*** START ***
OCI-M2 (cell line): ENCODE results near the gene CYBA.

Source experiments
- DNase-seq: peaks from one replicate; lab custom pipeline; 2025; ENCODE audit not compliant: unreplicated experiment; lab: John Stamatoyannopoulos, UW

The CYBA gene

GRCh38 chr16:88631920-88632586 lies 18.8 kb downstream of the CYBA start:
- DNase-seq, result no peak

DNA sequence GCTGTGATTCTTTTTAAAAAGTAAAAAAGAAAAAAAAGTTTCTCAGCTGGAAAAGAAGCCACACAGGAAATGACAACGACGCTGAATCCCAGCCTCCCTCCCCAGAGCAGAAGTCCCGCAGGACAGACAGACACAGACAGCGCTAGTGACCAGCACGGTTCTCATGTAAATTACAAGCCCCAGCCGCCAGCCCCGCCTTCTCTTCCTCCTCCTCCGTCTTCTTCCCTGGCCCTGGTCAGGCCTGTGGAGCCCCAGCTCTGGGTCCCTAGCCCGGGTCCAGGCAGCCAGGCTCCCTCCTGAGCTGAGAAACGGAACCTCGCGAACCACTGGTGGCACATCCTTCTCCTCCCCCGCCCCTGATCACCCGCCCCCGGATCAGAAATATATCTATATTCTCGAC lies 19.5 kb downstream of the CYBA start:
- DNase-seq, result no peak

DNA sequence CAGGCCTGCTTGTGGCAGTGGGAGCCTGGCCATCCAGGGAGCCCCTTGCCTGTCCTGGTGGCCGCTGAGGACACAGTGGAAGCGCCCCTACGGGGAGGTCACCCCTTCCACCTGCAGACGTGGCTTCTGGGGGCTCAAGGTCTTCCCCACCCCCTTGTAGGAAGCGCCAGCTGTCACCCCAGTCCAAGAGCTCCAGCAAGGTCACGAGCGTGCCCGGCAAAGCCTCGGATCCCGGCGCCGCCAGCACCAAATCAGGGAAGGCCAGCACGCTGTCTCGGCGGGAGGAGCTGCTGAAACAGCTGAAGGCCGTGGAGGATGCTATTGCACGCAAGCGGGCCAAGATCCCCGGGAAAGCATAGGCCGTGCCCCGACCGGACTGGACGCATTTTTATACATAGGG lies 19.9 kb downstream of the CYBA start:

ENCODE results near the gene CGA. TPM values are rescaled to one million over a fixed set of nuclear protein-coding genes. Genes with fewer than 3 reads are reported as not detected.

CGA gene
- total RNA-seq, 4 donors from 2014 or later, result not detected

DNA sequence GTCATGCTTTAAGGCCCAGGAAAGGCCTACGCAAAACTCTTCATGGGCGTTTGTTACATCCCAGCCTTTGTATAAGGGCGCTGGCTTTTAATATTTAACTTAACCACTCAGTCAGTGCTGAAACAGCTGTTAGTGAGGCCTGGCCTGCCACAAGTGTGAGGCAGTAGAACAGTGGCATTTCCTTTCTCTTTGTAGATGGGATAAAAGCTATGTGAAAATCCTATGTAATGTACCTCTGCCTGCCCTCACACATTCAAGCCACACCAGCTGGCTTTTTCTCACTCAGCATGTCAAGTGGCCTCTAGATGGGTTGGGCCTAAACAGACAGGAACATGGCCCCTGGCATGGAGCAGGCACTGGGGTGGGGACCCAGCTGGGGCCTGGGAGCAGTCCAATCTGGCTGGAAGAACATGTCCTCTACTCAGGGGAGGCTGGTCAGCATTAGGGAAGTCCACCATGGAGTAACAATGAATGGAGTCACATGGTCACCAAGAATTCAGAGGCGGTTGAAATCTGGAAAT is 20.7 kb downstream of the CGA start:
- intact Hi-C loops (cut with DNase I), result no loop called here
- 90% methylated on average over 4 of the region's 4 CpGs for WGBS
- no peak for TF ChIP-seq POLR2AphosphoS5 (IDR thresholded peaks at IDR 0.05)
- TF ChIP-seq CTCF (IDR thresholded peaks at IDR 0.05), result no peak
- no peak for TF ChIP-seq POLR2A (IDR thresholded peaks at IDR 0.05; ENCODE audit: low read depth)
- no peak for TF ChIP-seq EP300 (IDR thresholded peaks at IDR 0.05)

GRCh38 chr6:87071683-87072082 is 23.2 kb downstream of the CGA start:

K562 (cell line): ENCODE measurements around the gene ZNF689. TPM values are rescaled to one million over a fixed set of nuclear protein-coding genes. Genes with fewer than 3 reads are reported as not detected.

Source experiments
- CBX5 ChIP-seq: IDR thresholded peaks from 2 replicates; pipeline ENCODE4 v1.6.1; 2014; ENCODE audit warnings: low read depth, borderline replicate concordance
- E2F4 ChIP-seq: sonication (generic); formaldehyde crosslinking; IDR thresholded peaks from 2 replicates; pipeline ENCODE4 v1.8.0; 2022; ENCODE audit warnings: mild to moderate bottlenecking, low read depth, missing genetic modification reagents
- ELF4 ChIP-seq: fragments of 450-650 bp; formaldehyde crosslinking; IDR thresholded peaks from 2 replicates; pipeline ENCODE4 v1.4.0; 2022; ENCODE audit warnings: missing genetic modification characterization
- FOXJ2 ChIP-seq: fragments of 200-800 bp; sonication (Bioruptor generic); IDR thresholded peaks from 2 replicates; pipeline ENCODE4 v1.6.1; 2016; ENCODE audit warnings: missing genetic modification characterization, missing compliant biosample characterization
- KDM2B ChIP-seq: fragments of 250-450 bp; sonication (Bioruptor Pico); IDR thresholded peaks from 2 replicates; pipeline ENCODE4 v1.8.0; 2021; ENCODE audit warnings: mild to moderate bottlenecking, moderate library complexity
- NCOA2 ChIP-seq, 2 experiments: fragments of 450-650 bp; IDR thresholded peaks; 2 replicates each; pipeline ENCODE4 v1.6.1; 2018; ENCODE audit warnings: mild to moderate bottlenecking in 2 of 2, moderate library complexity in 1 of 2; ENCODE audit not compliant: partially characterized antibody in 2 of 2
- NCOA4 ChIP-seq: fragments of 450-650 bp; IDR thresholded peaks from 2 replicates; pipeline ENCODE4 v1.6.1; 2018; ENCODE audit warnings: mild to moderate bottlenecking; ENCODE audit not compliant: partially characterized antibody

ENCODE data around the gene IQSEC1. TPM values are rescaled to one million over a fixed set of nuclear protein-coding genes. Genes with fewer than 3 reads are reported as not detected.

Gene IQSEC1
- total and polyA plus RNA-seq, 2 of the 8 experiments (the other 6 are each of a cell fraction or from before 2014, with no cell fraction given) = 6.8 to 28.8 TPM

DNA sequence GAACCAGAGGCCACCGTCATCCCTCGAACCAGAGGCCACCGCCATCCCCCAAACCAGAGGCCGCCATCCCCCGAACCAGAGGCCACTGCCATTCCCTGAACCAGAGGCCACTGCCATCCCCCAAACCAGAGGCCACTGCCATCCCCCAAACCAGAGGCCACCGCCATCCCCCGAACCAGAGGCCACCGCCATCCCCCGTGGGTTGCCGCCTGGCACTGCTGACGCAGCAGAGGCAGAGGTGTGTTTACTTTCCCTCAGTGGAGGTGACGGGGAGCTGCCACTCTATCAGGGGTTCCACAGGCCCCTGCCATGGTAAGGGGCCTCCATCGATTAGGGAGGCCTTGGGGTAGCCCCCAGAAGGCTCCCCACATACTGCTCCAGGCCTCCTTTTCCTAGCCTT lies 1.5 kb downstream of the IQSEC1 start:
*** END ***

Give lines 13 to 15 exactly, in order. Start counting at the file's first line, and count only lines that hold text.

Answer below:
DNA sequence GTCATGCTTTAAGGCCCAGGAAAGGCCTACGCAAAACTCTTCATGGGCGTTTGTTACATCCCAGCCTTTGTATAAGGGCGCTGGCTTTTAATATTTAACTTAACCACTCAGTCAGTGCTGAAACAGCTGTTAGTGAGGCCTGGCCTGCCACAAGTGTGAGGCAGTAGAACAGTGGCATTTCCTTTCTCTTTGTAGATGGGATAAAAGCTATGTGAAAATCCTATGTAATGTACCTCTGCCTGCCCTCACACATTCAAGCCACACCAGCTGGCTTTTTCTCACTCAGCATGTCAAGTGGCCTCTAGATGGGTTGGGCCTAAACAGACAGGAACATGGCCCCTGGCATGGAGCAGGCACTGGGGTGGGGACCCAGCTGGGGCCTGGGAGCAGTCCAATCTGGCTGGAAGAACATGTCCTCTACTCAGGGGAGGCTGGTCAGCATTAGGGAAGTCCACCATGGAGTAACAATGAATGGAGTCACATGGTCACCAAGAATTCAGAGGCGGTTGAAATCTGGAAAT is 20.7 kb downstream of the CGA start:
- intact Hi-C loops (cut with DNase I), result no loop called here
- 90% methylated on average over 4 of the region's 4 CpGs for WGBS